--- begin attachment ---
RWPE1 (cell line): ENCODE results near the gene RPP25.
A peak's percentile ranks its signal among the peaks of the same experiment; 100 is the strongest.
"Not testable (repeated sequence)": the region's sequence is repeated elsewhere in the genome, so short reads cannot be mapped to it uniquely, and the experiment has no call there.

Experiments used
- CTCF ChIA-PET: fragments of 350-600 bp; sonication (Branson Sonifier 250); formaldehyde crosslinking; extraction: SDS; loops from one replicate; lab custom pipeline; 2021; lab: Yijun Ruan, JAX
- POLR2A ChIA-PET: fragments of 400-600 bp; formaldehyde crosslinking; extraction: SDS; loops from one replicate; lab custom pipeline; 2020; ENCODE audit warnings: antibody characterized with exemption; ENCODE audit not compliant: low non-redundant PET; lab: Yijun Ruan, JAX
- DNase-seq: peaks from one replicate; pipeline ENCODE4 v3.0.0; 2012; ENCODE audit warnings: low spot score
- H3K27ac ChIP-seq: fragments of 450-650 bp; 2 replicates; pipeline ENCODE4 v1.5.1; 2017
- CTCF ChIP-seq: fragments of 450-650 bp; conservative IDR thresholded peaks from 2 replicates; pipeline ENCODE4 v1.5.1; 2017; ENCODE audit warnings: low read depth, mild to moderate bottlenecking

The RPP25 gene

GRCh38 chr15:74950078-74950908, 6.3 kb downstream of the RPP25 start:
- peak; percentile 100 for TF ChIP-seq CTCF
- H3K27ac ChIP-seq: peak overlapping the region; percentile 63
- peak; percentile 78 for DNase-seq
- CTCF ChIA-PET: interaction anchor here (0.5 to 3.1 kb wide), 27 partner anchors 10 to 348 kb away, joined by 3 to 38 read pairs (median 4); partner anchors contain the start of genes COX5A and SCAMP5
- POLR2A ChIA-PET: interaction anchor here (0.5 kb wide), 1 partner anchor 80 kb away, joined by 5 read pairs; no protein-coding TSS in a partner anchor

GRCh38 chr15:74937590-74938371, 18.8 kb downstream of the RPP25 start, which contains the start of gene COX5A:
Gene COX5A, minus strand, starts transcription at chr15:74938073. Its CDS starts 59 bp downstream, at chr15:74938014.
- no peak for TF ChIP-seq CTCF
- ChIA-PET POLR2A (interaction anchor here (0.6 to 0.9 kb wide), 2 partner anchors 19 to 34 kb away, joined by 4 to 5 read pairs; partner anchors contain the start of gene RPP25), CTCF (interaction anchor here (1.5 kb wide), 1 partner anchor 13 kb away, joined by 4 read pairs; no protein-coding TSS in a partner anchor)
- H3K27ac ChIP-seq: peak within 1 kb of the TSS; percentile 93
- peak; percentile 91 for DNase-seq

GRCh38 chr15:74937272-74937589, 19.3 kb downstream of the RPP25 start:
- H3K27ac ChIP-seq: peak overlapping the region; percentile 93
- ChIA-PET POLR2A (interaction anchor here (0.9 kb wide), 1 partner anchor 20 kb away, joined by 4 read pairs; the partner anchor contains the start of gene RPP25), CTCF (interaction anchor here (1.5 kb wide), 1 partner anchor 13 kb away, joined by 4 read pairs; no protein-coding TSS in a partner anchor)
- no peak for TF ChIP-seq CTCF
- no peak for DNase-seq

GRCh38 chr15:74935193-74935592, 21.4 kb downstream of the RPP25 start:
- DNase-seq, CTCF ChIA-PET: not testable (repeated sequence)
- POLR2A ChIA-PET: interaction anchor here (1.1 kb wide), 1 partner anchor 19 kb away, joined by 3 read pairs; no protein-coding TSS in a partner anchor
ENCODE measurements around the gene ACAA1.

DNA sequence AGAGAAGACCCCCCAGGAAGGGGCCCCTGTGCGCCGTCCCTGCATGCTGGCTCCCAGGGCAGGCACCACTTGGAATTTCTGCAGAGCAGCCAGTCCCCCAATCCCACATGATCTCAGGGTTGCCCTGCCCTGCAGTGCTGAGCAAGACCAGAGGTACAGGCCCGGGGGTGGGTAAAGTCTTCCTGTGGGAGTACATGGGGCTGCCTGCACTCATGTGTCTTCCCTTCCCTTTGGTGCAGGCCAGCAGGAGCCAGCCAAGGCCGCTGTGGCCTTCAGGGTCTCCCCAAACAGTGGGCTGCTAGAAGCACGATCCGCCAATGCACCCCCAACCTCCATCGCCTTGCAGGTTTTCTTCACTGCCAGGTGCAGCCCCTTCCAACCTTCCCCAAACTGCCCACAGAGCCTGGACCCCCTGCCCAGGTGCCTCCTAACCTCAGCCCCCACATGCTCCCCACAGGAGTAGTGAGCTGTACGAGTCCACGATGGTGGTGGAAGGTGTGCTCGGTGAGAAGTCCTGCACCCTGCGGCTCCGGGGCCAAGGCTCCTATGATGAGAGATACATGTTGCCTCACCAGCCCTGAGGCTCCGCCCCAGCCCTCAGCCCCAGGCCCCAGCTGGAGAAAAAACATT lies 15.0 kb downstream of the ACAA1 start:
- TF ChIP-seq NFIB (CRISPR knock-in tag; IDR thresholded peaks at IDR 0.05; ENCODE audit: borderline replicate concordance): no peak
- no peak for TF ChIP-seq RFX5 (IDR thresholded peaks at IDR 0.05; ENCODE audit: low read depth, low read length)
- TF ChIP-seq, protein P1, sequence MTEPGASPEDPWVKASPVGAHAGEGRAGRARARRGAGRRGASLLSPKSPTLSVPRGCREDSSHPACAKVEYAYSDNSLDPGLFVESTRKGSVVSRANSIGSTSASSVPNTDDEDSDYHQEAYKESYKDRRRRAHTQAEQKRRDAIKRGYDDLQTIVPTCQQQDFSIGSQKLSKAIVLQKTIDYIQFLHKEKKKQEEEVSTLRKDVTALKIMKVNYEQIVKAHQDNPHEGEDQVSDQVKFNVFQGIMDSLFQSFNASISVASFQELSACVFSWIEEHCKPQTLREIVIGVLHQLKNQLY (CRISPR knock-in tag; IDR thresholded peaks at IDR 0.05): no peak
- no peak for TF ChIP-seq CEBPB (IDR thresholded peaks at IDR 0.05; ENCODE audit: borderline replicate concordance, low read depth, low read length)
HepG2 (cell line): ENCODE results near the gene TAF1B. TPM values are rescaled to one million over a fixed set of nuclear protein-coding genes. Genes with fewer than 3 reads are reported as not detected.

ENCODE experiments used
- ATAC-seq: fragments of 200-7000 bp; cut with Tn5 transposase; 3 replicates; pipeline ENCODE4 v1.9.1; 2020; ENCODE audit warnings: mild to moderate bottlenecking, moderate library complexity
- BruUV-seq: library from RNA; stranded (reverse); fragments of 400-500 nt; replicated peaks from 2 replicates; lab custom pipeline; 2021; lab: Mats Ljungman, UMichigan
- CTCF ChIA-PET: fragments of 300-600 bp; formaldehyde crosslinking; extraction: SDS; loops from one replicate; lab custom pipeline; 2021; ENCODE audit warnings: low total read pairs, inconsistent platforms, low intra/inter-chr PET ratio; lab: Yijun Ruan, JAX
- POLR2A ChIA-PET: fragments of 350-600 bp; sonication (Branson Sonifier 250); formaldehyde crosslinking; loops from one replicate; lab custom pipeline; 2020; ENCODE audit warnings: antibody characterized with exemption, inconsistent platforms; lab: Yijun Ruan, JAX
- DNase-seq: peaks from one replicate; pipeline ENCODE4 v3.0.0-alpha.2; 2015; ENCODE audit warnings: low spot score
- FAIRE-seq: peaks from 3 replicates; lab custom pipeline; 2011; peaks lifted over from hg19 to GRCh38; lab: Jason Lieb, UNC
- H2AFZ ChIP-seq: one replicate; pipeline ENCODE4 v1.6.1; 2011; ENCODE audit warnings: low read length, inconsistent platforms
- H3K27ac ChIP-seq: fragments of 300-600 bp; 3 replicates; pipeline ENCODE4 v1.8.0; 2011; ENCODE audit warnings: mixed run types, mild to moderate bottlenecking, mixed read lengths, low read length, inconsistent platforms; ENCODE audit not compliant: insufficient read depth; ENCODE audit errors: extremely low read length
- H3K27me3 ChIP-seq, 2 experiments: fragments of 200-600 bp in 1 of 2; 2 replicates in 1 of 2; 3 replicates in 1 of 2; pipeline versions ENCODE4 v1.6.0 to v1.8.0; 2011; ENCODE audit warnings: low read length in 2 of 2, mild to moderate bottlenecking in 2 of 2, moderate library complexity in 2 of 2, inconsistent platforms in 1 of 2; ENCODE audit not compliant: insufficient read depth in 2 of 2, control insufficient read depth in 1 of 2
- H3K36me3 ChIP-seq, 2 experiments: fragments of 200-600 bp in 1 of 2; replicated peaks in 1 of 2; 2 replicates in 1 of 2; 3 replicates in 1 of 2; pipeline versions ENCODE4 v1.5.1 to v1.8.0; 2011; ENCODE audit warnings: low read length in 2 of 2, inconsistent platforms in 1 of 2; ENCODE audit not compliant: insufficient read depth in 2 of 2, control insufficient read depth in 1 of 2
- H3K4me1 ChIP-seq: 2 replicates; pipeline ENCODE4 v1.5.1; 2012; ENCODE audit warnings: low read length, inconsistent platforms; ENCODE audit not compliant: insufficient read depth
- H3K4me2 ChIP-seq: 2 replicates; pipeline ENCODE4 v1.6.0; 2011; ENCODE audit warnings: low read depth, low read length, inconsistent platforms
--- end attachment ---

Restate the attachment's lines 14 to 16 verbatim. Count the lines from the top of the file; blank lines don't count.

- peak; percentile 78 for DNase-seq
- CTCF ChIA-PET: interaction anchor here (0.5 to 3.1 kb wide), 27 partner anchors 10 to 348 kb away, joined by 3 to 38 read pairs (median 4); partner anchors contain the start of genes COX5A and SCAMP5
- POLR2A ChIA-PET: interaction anchor here (0.5 kb wide), 1 partner anchor 80 kb away, joined by 5 read pairs; no protein-coding TSS in a partner anchor